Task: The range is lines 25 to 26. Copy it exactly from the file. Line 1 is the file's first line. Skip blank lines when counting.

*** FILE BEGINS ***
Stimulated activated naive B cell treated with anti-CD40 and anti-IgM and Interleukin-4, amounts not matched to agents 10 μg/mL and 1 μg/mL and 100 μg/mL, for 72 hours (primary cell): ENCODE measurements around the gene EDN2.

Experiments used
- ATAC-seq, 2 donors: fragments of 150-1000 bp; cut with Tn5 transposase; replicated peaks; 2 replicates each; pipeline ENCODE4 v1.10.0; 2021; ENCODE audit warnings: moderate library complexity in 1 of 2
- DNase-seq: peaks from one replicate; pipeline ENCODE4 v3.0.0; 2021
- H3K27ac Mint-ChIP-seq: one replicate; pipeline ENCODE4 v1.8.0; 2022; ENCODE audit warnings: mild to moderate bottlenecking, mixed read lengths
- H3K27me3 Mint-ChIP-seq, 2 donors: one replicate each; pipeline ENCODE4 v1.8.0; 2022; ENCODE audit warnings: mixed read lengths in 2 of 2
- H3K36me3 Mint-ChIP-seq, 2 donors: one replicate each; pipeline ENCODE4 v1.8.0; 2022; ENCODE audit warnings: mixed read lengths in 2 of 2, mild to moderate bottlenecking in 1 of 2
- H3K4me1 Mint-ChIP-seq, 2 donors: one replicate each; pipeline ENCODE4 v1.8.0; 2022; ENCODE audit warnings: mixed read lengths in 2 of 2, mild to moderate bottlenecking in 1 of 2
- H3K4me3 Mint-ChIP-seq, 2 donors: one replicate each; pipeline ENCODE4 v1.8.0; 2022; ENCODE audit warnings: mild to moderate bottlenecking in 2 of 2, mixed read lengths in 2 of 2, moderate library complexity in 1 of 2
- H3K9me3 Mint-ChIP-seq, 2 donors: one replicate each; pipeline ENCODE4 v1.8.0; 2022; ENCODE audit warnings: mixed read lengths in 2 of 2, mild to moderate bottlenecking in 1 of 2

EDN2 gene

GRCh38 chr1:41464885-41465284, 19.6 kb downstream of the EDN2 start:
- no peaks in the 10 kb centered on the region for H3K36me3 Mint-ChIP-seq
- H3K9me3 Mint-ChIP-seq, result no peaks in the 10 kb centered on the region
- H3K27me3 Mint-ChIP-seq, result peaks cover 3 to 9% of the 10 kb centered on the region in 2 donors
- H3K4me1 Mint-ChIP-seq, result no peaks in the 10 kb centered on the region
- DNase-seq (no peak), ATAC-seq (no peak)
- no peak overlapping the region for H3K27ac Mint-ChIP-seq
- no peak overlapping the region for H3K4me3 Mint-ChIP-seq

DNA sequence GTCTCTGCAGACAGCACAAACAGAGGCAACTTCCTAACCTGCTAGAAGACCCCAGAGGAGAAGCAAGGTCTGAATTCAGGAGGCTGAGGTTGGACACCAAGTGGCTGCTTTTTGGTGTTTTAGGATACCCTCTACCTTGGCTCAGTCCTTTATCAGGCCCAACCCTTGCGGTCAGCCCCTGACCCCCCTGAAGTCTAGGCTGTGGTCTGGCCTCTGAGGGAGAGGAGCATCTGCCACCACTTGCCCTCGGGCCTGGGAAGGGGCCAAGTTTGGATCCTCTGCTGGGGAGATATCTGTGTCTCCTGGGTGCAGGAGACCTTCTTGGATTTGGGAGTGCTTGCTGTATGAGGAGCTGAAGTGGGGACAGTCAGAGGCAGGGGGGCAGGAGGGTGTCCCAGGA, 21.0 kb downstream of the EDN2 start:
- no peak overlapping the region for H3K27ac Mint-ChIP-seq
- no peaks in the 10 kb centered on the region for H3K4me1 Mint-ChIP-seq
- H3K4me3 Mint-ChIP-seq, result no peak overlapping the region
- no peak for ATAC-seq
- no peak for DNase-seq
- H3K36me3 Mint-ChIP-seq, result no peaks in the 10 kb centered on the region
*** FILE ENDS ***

- no peak for DNase-seq
- H3K36me3 Mint-ChIP-seq, result no peaks in the 10 kb centered on the region